The seminar achieved its objectives of 1) providing EU staff with a greater understanding of the conservation-livelihood-security nexus; 2) discussing the “Larger than…” series of strategic orientation documents, as a tool for political dialogue and programme implementation; and 3) exchanging information and experience with EU delegations and external stakeholders on EU policies and programmes, in particular on the EU Action Plan against Wildlife Trafficking.

The first day was structured in 4 sessions around the impact of sustainable use of ecosystems and the protection of species on livelihood improvement and peace-building. As illustrated below, the protection of ecosystems and species is vital not only for the Planet pillar of the SDGs, but largely supports the Prosperity pillar (by direct activities like tourism, or indirectly through ecosystem services for energy production or food) and contributes to peace-building in fragile states (e.g. Colombia, DRC, CAR).

During the second day, the strategic orientation documents produced by DEVCO C2 for supporting wildlife conservation at the continental level were discussed in breakout groups: Larger than Elephants and Larger than Whales in Africa, Larger than Tigers in Asia, Larger than the Amazon in Latin America. The EU delegations are very supportive of these documents which they consider helpful for their policy dialogue with partner countries (e.g. in the preparation of international conventions CITES or CBD) and the definition of new programs. They insisted on the specificities of Asia and Latin America, where the focus should be put on the policy dialogue since financial resources are limited.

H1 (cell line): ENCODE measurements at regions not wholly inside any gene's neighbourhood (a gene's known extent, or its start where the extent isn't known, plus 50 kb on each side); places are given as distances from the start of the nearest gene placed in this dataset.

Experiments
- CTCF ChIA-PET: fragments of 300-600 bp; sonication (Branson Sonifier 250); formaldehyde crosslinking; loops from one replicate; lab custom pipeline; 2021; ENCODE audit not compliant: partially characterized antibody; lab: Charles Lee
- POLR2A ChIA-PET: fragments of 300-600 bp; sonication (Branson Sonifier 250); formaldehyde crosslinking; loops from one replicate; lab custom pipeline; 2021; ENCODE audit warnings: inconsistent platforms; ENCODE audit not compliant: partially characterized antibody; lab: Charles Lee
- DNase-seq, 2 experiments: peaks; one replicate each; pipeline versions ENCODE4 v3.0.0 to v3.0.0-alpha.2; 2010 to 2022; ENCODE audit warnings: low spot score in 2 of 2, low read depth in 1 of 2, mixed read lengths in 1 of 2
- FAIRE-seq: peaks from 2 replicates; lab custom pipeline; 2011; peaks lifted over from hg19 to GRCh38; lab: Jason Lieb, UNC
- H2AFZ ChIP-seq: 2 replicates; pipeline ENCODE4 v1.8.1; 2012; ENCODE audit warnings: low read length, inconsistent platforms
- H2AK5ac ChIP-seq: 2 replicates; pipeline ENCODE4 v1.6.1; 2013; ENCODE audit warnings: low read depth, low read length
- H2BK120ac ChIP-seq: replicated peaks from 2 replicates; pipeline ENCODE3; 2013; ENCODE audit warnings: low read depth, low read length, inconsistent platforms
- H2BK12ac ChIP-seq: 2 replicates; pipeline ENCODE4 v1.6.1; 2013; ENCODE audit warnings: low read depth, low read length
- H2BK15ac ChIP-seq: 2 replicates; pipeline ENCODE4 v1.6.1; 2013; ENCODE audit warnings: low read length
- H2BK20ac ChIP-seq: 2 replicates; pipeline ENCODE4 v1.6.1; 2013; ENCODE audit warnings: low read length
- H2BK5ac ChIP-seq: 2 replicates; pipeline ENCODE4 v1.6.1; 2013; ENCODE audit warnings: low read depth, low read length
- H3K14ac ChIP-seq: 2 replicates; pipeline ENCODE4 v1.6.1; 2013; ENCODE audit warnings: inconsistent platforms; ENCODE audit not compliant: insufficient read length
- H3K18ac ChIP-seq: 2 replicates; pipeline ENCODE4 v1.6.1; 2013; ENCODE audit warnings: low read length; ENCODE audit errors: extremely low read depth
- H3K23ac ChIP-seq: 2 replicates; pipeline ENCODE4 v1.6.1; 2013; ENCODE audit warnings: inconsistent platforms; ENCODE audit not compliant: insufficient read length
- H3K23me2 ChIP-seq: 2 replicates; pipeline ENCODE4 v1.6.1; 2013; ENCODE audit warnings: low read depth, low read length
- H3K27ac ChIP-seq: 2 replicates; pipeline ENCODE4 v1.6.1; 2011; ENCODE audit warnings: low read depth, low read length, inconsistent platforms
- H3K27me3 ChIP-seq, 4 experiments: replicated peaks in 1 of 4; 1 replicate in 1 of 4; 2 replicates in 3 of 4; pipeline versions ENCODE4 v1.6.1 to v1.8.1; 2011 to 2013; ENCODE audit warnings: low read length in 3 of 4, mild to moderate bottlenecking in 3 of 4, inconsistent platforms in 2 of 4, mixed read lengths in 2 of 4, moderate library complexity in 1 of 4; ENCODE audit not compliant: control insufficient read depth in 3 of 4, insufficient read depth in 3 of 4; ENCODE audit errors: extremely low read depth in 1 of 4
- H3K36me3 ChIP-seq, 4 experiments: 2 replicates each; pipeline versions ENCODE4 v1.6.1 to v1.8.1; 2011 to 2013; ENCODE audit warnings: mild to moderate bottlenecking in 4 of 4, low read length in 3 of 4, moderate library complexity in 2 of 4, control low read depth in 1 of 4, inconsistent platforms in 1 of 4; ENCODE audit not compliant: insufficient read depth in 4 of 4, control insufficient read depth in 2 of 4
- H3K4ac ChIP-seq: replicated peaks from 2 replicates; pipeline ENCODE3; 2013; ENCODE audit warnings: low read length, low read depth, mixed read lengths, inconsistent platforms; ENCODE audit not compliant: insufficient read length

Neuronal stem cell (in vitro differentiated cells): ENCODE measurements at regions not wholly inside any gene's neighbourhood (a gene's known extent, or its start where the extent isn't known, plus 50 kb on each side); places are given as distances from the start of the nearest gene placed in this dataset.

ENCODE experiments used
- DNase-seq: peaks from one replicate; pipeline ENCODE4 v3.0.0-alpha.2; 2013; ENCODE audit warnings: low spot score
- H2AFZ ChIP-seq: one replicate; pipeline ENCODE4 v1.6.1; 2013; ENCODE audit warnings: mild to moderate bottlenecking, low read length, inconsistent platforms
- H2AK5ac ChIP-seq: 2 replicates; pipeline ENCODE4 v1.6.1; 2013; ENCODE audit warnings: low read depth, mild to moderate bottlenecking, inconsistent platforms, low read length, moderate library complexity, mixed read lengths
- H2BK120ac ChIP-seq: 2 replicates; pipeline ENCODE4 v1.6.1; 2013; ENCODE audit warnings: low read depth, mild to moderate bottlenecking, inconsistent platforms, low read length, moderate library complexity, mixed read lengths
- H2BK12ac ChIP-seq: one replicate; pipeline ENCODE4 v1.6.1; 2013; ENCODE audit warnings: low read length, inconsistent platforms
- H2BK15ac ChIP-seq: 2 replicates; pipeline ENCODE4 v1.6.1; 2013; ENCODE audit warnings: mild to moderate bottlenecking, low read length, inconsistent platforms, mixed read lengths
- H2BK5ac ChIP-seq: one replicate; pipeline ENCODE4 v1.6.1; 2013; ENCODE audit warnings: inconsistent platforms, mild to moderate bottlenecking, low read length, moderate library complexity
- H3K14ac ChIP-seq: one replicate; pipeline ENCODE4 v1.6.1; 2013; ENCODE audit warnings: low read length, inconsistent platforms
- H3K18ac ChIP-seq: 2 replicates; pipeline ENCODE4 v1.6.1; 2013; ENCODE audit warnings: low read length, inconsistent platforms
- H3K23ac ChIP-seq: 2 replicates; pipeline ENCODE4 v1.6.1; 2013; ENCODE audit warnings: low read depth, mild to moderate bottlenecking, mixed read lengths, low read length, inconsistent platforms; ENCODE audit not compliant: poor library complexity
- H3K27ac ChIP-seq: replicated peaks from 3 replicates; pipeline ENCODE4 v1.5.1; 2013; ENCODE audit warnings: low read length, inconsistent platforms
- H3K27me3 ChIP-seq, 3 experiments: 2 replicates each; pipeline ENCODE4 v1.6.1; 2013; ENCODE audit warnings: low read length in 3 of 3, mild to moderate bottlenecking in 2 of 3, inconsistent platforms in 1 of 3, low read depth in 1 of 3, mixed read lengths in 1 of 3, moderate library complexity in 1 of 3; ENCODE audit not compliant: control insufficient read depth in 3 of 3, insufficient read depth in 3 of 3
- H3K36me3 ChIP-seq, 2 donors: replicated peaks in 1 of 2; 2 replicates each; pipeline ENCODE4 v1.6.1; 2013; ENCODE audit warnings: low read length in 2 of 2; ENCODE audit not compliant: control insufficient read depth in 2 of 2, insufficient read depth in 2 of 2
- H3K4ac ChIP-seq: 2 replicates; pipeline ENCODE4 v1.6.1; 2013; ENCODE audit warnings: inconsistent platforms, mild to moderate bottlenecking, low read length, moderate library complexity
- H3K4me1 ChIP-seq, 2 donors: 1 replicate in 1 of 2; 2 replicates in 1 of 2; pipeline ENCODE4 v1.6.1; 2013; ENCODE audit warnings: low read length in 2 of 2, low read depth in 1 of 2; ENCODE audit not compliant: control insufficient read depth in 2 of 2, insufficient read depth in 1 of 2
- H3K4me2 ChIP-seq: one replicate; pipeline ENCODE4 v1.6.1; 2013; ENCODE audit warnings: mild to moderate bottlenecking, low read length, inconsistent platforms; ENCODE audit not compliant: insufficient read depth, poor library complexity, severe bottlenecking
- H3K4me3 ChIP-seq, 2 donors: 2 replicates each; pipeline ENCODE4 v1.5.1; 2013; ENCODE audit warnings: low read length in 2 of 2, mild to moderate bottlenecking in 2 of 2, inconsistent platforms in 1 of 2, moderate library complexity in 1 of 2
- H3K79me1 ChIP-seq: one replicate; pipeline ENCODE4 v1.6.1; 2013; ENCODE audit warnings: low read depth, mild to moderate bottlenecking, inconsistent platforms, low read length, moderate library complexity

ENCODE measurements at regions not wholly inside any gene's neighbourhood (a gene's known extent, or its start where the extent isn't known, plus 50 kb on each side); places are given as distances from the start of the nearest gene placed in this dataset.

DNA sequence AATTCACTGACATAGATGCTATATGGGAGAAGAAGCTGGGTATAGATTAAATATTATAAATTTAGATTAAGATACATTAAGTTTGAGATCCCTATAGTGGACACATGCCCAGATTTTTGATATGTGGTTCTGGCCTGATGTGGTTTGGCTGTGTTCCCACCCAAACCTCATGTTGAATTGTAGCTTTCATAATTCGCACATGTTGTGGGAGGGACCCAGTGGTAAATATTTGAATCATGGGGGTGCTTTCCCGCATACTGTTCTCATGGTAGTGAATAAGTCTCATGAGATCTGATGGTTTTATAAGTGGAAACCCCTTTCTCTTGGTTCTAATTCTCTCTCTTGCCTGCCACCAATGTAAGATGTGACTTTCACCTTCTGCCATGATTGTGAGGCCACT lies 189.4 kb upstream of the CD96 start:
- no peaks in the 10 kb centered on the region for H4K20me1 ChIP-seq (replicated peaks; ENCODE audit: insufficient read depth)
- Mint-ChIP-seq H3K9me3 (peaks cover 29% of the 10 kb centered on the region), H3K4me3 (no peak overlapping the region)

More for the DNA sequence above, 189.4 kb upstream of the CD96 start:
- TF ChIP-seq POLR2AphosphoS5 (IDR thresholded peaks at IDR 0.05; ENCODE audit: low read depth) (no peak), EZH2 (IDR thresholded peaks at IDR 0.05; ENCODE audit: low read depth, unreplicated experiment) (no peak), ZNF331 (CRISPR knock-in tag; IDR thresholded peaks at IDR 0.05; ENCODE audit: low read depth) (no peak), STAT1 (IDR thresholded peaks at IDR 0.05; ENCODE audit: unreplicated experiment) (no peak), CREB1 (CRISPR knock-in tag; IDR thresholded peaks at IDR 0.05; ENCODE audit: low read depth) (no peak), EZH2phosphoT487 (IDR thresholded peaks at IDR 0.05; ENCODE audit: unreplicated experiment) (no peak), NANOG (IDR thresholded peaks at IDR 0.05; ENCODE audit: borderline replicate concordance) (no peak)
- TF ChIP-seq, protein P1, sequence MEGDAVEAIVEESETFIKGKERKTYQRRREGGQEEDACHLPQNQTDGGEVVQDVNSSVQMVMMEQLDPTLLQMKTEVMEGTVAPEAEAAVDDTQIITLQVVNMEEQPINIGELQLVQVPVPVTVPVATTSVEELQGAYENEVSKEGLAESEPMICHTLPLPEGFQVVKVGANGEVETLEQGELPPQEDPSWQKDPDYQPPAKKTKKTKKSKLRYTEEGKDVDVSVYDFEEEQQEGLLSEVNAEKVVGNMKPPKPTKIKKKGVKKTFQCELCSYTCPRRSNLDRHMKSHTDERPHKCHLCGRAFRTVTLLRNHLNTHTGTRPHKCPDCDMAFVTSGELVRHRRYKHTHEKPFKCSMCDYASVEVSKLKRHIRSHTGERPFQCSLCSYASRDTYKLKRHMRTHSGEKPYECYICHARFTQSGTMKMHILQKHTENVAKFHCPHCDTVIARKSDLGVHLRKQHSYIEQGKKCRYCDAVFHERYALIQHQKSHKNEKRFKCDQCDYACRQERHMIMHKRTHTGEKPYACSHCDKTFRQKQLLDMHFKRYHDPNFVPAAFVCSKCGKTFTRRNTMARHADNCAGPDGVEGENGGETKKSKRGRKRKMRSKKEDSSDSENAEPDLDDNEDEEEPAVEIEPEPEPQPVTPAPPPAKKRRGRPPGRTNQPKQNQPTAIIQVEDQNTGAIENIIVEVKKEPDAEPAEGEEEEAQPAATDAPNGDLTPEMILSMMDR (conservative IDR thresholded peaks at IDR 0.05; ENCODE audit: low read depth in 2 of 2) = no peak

The final high-level panel opened particularly interesting perspectives. Xavier Sticker, French ambassador for the environment, expressed the strong commitment of France in the fight against wildlife trafficking and ecosystem protection to the benefit of future generations. He cited Colbert who planted large oak forests for the French Royal Navy for the year 2000; these forests are now highly productive and generate revenue for the state and many jobs. Kaddu Sebunya, president of African Wildlife Foundation, insisted on the need for involving a large spectrum of decision-makers in environmental investments, i.e. ministries of economy, energy, agriculture, planning, since the services provided by nature are crucial for maintaining productive activities. Enrico Pironio took stock of his 33 years of work and insisted on the long-term commitment of the Commission that has contributed directly to the emergence of an African community of practitioners in wildlife conservation.

Participants expressed a very high degree of satisfaction, interest and commitment, confirmed by intense participation and full attendance. They particularly appreciated the mix of attendance (internal and external) and the large space for debate and networking

For further reading (presentations and final report), please consult the page on CAP4DEV